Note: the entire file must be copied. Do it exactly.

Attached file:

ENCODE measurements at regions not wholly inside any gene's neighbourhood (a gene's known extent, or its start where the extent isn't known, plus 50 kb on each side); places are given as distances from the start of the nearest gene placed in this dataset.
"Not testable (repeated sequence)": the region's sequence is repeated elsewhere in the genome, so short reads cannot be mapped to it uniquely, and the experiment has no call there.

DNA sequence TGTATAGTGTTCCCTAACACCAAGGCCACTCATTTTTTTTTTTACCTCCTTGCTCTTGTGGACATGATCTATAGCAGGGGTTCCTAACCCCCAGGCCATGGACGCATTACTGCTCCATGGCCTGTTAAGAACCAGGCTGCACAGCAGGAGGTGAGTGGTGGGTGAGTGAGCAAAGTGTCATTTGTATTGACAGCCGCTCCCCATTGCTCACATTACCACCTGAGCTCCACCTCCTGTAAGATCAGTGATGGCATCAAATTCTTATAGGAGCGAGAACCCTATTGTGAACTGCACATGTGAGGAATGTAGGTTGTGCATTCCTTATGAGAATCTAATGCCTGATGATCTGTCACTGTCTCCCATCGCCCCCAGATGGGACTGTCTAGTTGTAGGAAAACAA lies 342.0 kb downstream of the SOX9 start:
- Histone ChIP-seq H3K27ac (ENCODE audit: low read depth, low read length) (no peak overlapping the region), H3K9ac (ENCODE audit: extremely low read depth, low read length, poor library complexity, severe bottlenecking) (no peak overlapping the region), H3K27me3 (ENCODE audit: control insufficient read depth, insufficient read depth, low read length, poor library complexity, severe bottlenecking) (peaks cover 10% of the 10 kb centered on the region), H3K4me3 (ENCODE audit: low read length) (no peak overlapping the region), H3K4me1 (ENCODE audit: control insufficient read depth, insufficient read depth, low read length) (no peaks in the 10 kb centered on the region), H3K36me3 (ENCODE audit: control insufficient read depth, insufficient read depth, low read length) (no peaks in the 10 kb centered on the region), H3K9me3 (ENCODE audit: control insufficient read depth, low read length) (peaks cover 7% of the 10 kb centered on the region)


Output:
ENCODE measurements at regions not wholly inside any gene's neighbourhood (a gene's known extent, or its start where the extent isn't known, plus 50 kb on each side); places are given as distances from the start of the nearest gene placed in this dataset.
"Not testable (repeated sequence)": the region's sequence is repeated elsewhere in the genome, so short reads cannot be mapped to it uniquely, and the experiment has no call there.

DNA sequence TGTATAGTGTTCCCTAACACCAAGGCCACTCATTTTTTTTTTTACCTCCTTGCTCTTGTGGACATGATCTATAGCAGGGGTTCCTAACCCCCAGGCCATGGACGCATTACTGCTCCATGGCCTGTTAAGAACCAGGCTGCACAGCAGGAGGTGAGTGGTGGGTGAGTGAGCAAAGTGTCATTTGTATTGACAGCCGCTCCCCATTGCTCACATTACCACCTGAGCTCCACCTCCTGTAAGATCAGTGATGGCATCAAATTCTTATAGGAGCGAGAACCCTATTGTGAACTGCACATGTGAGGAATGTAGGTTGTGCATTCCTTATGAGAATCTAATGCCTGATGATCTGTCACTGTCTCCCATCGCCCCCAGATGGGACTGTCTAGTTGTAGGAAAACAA lies 342.0 kb downstream of the SOX9 start:
- Histone ChIP-seq H3K27ac (ENCODE audit: low read depth, low read length) (no peak overlapping the region), H3K9ac (ENCODE audit: extremely low read depth, low read length, poor library complexity, severe bottlenecking) (no peak overlapping the region), H3K27me3 (ENCODE audit: control insufficient read depth, insufficient read depth, low read length, poor library complexity, severe bottlenecking) (peaks cover 10% of the 10 kb centered on the region), H3K4me3 (ENCODE audit: low read length) (no peak overlapping the region), H3K4me1 (ENCODE audit: control insufficient read depth, insufficient read depth, low read length) (no peaks in the 10 kb centered on the region), H3K36me3 (ENCODE audit: control insufficient read depth, insufficient read depth, low read length) (no peaks in the 10 kb centered on the region), H3K9me3 (ENCODE audit: control insufficient read depth, low read length) (peaks cover 7% of the 10 kb centered on the region)